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Retiring social worker enjoyed time spent with seniors

March 17, 2011
By RENEE PRUSI Journal Staff Writer

MARQUETTE - Barb Dupras knows what's she's going to miss most when she retires Friday from her post as a social worker at the Marquette Senior Center.

"Their stories," she said. "Learning about their life experiences. I am so grateful the seniors have shared their life stories with me through the years."

Dupras has been a social worker at the Marquette center for more than a decade. It was the last stop on a career filled with interesting challenges.

Article Photos

Social worker Barb Dupras will retire Friday from the Marquette Senior Center. Dupras said she will look back fondly on her experiences working with senior citizens. Above, she is seen working at the center with a senior citizen. Below, she is pictured alone. (Journal photos by Renee Prusi)

Born and raised in Wyandotte, which is near Detroit, Dupras at first went to college at Wayne State University. But she soon transferred to Northern Michigan University.

"I have been up here ever since," Dupras said. "This is my home now."

After graduating from NMU in 1977 with a degree in social work, Dupras held several other jobs early in her career.

"Because I had a family and was raising kids, I worked as a unit clerk in the hospital, then at Pathways," she said. "That job was where I first started using my case management training. I worked in some group homes and that was a challenging thing, but rewarding as well."

In 2000, she began work at the Marquette Senior Center.

"That was a whole different population to work with," she said. "I wasn't sure how it was going to be. But once I started working with the seniors, I found it to be absolutely wonderful.

"The stories these seniors tell are priceless," Dupras said. "I really learned to love the senior population. Their perspectives are totally different. Their experiences make you look at the world differently."

Dupras recalled setting up a class called "Life Adjustments" along with fellow center social worker Vickie Bullock.

"We would meet once a week for three weeks every other month," Dupras said. "It was a class about how seniors cope with changes. We had women and men in their 80s and 90s, some of whom grew up in Marquette and lived here their whole lives.

"I asked them a question: 'What is the one thing you have now that you really appreciate most that you didn't have as a child?'," she said. "They sat quietly and really thought about it. I was thinking they would say 'TV' or 'a car.' Then one of them, speaking very slowly and deliberately, said 'I really love running water.'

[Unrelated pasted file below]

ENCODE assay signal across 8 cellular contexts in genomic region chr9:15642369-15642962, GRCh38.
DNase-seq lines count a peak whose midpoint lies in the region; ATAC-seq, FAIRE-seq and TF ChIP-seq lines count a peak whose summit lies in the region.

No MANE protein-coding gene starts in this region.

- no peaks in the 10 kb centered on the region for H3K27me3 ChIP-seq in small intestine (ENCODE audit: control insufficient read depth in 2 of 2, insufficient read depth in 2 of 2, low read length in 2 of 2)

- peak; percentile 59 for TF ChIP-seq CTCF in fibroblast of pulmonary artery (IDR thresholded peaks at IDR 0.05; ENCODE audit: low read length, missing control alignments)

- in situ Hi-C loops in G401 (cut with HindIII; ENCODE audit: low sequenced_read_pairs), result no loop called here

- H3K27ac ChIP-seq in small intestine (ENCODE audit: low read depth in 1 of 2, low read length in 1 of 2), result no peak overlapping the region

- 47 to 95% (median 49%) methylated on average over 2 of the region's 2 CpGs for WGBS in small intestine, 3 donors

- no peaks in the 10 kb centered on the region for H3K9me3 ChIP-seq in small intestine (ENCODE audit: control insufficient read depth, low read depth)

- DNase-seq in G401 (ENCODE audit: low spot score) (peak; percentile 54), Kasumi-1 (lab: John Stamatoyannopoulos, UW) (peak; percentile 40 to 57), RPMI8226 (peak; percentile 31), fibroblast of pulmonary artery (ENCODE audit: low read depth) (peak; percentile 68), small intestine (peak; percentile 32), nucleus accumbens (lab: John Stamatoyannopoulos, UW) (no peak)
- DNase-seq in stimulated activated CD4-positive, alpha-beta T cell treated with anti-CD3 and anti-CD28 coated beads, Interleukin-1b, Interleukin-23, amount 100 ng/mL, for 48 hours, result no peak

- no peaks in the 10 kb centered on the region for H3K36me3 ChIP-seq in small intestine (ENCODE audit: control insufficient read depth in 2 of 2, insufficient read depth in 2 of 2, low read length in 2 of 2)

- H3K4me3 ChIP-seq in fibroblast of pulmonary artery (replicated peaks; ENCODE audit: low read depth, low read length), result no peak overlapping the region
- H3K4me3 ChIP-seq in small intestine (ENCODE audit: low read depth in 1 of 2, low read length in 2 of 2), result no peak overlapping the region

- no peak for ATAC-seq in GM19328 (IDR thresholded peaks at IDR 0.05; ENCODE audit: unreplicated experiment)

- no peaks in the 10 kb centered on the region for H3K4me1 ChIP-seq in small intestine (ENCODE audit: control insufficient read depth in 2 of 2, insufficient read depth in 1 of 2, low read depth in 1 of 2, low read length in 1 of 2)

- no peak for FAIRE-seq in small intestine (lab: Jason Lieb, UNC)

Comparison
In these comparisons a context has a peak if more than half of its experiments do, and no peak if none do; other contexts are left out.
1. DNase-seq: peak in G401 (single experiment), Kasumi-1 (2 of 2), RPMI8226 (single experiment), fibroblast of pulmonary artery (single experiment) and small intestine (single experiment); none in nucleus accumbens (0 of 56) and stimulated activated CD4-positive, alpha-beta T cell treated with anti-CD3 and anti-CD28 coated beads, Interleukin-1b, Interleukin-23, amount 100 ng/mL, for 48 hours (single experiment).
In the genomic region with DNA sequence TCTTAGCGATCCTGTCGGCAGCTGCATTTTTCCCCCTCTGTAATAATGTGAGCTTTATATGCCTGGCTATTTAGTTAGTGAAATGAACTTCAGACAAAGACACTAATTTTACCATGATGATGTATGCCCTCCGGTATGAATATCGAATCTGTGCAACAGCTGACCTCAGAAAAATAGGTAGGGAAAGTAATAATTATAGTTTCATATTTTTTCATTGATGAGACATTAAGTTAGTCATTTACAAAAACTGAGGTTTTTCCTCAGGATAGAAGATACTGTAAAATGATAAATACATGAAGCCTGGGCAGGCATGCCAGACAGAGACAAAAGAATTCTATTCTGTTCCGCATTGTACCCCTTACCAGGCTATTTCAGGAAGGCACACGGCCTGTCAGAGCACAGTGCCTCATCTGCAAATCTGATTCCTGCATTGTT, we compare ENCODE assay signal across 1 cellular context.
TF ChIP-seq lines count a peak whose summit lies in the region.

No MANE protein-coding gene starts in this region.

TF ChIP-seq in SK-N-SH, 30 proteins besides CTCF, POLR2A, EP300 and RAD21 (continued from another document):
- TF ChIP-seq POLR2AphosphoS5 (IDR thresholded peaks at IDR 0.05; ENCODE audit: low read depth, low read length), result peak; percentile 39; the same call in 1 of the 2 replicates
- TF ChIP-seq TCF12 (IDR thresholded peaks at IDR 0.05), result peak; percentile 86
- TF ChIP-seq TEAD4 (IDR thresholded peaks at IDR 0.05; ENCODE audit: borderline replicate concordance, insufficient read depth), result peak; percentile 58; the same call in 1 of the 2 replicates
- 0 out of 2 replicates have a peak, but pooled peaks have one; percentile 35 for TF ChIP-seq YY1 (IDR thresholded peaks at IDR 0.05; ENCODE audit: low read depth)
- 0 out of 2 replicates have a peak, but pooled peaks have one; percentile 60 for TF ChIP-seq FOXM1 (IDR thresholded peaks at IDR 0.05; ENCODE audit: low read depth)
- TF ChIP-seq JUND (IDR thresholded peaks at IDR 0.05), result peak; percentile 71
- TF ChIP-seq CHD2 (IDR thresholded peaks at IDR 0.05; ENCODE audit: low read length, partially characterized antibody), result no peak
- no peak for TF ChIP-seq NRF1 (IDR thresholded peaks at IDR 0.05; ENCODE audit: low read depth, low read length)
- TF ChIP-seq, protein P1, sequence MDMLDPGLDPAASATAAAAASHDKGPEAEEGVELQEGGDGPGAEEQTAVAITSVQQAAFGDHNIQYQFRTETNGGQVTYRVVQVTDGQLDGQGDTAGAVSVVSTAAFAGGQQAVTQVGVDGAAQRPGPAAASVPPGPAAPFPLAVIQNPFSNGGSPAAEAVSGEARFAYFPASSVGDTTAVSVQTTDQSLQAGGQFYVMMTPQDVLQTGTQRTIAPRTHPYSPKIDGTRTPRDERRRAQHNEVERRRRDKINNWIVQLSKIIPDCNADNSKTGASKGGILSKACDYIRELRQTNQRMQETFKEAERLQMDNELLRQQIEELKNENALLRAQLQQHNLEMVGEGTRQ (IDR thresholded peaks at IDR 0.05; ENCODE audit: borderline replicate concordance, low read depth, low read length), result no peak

"That was her life, growing up on a farm. It was just the way it was, no running water," Dupras said. "When they complain, we have to remember we didn't know what it is they have been through. Their stories give me such a bigger view of things."

Another story that will always stay with Dupras came from a woman reminiscing about days gone by.

"One of the ladies was in her 90s and she grew up in Marquette," Dupras said. "She remembered the days when Saturday nights everyone would go downtown. This was when the women wore the long dresses and the streets were still made of dirt.

"The young men would hang out and watch the ladies step off the sidewalk onto the street. The ladies would have to lift up the hems of their dresses so they wouldn't get dirty. She said the young guys were trying to get a glimpse of their ankles. Or maybe even some leg," Dupras said. "Can you imagine? Isn't that funny?"

As she retires, Dupras is looking forward to a number of things.

"I want to do more with alternative health modalities," she said. "Also I want to go to visit my son and my daughter who live in Washington state."

Ryan and Andrea are her children who live way out west. Her son Trevor and his wife, Rachel, are a bit closer, in Procter, Minn.

"It will be wonderful to spend more time with my children," Dupras said. "And it will be great to spend time with my friends, to nurture my friendships."

She also hopes to travel and to be able to camp and kayak once the weather improves.

Renee Prusi can be contacted at 906-228-2500, ext. 253. Her e-mail address is



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